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I Forge Iron

Forge, Bolts and heat

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Just a quick question.. I've bolted part of my forge together with regular grade 5 bolts, but I was told I should use grade 8 instead. Would this make any difference? As far as I understand, the increase in grades only increases the yield and tensile strength of the bolt, not heat resistance. Am I correct?

Should I be worried about the bolt heads melting and my forge falling apart?

Think I should clay it to make the fire area a bit smaller? I'll be burning coal, although I would like to try charcoal at some point. (If I recall that requires more area for a fire.)

The only things left on my list are a clinker breaker/grate and the ash dump then my forge is ready to go! (finally)


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You probably shouldn't use THOSE bolts simply because of the plating. You can find unplated carriage bolts that'll do two things for you:

First you won't have to breath unknown metal vapors from burning plating.

Second, carriage bolts will have less exposure to the fire and will absorb less heat so they won't be melting off.

I know I just recently made a case that zinc smoke is nowhere near as dangerous as it's reputed to be. This does not mean I believe in exposing myself unnecessarily. Then there's the difference between hot dip galvanizing and electroplated zinc.

The electroplated variety usually has other metals in the alloy, most notably cadmium which is very toxic. Lastly not all "silver" colored plating metals on bolts are zinc and breathing any of them is bad for you.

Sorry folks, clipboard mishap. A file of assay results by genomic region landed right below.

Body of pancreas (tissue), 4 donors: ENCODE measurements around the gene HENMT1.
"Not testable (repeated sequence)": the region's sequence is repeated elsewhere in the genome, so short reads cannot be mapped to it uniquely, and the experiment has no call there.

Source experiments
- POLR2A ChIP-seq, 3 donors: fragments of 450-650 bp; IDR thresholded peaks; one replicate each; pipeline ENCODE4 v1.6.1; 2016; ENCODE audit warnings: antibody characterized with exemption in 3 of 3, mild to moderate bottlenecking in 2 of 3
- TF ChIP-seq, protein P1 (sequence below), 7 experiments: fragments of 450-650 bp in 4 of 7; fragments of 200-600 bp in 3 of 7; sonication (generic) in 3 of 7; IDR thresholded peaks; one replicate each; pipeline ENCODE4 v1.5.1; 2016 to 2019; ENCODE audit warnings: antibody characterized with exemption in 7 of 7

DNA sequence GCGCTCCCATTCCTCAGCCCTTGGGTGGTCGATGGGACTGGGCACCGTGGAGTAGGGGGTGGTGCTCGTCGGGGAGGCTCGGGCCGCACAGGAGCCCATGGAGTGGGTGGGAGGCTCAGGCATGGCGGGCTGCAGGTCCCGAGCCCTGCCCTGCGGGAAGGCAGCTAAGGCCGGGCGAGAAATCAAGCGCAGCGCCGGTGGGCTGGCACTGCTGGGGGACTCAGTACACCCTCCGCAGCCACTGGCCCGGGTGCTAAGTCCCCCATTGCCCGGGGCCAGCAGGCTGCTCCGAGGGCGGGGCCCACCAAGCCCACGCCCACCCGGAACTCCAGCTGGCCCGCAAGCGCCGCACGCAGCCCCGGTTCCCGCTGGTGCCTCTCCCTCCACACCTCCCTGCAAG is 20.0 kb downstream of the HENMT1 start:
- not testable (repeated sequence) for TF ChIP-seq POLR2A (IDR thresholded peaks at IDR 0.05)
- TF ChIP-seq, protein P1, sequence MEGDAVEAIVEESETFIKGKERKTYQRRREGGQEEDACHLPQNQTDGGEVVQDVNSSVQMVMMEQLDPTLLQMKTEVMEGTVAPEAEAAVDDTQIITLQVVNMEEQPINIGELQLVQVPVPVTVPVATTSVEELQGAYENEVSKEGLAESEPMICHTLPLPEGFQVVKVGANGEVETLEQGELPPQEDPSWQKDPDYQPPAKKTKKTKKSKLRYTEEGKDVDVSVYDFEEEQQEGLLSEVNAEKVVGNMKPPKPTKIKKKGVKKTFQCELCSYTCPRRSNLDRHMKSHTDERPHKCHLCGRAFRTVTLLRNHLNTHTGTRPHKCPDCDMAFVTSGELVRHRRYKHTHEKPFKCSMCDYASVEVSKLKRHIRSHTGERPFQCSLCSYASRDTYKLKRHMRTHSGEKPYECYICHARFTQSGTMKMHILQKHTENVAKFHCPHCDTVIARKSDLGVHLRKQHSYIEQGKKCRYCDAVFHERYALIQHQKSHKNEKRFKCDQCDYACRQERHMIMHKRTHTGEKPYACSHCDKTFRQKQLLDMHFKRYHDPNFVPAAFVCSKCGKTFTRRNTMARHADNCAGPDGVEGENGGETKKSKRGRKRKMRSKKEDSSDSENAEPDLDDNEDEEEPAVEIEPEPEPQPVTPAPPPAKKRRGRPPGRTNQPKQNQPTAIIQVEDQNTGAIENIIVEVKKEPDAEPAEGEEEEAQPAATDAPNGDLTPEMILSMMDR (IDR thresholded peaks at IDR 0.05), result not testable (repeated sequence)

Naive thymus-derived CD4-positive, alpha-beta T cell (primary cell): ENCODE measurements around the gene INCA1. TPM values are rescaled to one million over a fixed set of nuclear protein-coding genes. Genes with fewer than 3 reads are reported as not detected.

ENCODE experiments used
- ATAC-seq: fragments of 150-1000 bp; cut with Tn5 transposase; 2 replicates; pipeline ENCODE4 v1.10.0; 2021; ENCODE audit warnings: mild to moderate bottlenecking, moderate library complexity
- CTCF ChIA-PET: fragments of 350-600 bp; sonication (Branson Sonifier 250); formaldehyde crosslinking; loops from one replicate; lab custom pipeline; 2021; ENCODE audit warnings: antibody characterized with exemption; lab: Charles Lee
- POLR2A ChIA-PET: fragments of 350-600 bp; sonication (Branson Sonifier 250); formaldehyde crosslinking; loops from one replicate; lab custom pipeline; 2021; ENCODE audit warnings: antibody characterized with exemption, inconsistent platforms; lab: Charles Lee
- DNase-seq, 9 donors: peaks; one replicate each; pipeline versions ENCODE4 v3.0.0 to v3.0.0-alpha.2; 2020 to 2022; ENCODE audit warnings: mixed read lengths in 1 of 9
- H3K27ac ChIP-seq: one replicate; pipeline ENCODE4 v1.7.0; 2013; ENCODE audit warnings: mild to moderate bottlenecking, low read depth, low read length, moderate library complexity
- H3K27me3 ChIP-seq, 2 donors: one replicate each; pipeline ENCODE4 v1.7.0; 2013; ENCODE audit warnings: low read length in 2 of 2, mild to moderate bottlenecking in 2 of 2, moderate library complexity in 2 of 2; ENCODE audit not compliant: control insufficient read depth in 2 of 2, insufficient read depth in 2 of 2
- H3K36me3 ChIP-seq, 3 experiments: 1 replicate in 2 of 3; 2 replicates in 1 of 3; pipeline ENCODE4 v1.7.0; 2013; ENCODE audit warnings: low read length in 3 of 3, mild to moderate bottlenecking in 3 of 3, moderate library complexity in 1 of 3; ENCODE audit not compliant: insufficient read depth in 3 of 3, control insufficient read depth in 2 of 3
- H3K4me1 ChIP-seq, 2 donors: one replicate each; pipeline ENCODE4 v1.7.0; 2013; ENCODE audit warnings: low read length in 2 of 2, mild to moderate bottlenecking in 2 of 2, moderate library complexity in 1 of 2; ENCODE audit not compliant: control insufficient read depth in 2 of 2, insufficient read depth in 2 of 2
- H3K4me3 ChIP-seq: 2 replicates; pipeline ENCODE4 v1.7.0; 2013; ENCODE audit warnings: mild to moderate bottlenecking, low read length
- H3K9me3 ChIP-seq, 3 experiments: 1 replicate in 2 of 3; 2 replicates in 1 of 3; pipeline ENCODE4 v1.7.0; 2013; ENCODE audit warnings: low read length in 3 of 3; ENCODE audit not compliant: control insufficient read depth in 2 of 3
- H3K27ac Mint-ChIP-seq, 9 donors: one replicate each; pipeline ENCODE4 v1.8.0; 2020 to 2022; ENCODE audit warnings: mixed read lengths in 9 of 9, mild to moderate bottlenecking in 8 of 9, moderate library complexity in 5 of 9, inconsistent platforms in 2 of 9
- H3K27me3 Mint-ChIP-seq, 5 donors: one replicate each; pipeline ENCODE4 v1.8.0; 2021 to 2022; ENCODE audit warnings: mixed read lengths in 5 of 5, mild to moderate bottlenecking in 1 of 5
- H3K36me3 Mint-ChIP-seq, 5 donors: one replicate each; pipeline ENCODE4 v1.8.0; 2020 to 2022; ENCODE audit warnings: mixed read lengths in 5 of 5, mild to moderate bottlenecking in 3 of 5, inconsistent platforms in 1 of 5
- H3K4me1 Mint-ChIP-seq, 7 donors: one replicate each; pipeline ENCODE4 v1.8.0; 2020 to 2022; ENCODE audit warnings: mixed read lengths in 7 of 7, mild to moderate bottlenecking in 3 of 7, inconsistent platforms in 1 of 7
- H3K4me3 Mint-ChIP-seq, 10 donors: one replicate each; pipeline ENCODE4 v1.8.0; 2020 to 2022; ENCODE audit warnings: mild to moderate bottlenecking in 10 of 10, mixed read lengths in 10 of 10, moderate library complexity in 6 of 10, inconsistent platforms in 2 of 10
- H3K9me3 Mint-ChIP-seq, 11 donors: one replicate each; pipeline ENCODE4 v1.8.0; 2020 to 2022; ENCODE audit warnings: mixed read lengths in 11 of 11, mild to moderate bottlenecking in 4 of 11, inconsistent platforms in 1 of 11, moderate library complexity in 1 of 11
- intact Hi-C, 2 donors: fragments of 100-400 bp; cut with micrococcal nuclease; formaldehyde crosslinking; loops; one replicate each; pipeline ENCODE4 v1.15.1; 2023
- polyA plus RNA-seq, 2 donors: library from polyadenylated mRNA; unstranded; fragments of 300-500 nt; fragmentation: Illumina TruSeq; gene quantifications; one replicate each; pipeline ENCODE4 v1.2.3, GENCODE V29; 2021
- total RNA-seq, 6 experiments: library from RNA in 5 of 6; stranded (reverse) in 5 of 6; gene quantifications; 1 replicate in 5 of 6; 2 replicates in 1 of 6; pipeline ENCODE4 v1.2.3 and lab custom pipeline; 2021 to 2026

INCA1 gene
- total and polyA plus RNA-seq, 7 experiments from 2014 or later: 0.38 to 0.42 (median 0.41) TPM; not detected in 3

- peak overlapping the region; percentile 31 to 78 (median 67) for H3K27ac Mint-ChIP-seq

A layer of clay over all of it will take care of all of these concerns though.


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I started using the cheapest stainless bolts I could find just so I could take stuff apart later. Any carbon steel bolt/nut combo (even with zinc) will rust up tighter'n Dick's hatband after a few sessions of heat, coal and water and you'll probably have to cut them if you ever need to disassemble the forge. As the others stated, strength of the bolt is not an issue and plain old Home Depot fasteners will work.

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Note that for charcoal you want *LESS* surface area but a deeper fire. All charcoal in the forge will start to burn throwing off extra heat on you---grilled smith anyone?---but not helping heat the piece in the center of the forge.

So when using charcoal I add firebricks around the tuyere making a deeper fire that doesn't spread out where it's not helping. For small pieces it is a box or C around the tuyere for long pieces a wall on either side. Note that charcoal takes less air than coal and be sure to use *real* charcoal and not briquettes.

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keller those will work fine. Keep in mind that the bottom of the forge isn't in the actual fire, just under it, so the heat won't get to it as much. I'm glad you're looking for a clinker breaker, those make a nice easy to clean/clear fire, much better than a peice of steel with slots/holes drilled.

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